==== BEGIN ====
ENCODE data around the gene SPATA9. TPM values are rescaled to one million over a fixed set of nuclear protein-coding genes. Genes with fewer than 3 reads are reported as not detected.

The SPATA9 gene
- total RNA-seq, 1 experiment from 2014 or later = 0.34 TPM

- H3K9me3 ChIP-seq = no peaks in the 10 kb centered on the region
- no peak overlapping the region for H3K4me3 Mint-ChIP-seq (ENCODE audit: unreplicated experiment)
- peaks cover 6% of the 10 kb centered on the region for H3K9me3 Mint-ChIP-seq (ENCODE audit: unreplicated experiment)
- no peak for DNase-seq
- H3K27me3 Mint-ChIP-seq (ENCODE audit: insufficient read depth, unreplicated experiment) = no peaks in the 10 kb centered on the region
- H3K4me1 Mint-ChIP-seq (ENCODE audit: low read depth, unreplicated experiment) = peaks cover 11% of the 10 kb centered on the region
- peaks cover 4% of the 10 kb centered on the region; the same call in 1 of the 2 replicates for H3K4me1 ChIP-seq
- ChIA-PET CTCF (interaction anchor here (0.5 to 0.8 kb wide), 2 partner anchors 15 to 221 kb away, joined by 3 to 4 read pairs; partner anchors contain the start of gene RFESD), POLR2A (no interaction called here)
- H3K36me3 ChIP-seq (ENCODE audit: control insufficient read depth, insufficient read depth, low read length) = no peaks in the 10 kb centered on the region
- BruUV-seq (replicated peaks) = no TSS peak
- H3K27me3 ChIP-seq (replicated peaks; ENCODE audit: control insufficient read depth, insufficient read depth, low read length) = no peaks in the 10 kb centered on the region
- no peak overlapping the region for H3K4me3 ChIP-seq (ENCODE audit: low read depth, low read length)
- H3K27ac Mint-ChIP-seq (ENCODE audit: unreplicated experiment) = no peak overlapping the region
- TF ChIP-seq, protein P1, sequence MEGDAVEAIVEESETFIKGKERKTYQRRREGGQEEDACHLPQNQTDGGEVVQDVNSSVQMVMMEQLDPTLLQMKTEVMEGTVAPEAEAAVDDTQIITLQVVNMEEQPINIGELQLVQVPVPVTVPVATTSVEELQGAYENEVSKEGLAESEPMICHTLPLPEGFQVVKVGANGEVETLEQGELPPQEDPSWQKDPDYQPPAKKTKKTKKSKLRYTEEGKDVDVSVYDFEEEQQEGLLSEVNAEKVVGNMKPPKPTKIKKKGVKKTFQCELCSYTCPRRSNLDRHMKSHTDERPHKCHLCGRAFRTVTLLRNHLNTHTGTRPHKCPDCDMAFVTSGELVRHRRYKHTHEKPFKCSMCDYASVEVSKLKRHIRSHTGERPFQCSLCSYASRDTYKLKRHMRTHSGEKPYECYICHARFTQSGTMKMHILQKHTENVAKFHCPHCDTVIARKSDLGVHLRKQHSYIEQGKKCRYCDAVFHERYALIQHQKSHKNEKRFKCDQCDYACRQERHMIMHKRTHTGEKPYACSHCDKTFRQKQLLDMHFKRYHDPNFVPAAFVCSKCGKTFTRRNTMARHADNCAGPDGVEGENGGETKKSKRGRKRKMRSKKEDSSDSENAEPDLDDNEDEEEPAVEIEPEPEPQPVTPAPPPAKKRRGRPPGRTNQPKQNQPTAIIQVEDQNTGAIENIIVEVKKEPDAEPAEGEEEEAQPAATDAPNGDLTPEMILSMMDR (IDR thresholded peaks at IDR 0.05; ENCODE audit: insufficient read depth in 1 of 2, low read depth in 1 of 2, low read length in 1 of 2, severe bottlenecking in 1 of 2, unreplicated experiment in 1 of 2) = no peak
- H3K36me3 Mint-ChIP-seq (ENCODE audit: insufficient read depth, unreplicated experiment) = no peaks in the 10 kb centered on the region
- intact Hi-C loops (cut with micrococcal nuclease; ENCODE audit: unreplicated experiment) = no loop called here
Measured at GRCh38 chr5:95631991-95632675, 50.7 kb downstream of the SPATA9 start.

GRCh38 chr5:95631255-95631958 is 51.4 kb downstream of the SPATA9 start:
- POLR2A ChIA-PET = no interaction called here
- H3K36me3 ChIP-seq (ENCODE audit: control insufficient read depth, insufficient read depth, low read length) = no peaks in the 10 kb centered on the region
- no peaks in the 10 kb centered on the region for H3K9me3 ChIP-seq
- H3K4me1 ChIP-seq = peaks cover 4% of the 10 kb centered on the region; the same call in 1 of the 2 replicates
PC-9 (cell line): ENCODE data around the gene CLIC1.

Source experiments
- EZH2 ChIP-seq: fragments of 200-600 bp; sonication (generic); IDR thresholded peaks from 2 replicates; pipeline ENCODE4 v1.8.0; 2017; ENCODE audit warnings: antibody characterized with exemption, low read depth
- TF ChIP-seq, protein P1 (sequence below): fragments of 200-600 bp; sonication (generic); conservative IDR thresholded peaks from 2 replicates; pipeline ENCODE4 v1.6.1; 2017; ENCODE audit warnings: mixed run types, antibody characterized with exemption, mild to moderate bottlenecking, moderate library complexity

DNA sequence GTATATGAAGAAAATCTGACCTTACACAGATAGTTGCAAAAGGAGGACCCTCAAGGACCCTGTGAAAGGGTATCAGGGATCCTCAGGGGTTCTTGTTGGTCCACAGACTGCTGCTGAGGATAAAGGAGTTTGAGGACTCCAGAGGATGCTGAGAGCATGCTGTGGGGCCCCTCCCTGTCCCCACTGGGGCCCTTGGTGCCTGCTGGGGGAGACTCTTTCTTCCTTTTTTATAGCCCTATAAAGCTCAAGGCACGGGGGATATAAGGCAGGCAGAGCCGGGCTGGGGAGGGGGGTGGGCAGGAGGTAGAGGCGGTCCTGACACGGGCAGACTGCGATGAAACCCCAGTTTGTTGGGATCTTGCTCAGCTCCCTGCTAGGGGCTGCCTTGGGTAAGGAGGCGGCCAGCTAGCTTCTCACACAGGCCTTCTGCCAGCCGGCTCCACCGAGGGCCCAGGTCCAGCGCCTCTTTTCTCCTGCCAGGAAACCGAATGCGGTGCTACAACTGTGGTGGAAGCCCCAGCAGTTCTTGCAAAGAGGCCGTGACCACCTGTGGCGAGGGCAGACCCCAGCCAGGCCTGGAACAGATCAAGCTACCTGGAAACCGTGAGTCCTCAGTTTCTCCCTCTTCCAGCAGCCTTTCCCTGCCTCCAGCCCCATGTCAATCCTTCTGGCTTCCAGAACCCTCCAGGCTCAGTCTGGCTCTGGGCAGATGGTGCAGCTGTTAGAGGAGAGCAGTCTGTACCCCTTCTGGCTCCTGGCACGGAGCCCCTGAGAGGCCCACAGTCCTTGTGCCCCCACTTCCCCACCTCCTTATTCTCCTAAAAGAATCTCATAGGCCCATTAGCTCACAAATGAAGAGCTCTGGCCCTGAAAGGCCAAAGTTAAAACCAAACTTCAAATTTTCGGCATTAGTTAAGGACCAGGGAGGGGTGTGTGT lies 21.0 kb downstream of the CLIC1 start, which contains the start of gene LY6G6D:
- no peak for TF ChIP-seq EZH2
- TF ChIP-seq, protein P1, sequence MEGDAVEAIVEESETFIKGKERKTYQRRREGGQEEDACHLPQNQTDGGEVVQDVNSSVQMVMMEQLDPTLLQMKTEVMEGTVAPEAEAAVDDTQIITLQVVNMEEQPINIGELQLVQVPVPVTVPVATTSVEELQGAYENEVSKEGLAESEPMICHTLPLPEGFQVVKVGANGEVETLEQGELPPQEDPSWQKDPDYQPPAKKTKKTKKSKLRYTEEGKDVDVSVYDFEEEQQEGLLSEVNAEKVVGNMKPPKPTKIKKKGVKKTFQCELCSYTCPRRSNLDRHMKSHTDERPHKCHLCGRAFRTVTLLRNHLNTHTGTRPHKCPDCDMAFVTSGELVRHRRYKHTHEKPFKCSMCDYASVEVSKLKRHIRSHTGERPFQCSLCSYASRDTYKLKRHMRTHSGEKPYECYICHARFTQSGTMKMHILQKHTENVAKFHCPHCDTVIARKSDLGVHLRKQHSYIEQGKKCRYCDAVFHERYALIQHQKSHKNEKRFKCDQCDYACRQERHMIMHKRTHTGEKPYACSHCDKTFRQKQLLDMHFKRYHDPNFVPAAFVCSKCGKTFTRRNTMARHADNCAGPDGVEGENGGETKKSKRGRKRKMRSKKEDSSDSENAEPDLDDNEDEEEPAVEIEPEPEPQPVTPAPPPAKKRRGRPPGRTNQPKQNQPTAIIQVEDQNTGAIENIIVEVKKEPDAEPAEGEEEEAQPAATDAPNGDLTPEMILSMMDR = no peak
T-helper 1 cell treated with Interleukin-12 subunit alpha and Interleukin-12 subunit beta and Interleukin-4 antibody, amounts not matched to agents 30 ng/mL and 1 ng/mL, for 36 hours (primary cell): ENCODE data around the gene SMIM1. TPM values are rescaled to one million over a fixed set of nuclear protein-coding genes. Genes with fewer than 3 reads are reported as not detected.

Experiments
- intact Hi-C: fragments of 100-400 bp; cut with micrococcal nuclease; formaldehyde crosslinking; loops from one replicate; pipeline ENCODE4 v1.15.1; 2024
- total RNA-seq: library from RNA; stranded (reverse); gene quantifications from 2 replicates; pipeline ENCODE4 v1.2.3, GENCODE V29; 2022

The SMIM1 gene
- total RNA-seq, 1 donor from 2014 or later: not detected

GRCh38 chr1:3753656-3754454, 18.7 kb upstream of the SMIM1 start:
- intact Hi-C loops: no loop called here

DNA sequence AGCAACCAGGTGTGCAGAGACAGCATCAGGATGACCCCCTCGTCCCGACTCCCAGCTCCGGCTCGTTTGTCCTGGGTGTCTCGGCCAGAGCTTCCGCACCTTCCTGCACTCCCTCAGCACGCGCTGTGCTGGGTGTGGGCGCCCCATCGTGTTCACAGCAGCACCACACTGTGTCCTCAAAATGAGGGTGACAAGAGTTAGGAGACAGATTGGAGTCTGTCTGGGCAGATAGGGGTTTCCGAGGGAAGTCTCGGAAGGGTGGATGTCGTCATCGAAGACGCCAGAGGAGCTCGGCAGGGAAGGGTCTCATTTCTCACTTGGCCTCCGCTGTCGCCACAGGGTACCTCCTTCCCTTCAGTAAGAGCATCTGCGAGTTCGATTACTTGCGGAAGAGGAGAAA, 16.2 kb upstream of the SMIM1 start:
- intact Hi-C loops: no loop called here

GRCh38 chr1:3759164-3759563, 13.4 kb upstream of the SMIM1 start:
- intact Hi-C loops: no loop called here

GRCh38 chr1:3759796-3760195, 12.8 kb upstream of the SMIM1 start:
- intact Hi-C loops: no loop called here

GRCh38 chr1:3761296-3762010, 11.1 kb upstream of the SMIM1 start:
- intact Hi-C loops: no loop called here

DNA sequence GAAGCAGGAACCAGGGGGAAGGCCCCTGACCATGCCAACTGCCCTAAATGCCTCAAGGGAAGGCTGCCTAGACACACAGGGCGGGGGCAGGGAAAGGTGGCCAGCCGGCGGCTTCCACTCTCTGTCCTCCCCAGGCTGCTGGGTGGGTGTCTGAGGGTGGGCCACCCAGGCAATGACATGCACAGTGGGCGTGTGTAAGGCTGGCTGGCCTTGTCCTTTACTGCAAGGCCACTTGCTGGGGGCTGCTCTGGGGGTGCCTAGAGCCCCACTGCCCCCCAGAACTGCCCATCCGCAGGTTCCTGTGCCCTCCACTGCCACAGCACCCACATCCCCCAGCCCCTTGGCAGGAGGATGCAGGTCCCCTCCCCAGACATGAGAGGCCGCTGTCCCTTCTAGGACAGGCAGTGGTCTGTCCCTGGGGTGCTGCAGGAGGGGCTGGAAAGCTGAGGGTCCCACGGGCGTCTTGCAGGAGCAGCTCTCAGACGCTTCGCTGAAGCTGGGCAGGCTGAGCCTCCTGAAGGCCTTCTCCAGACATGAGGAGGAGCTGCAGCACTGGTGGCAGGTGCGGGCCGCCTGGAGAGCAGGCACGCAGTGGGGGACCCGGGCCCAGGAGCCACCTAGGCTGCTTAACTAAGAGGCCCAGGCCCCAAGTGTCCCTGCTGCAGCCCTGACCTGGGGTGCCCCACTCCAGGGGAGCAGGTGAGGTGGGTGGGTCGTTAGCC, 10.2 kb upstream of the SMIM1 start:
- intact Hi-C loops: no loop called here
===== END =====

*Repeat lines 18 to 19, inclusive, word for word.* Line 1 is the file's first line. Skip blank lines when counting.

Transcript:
- H3K36me3 Mint-ChIP-seq (ENCODE audit: insufficient read depth, unreplicated experiment) = no peaks in the 10 kb centered on the region
- intact Hi-C loops (cut with micrococcal nuclease; ENCODE audit: unreplicated experiment) = no loop called here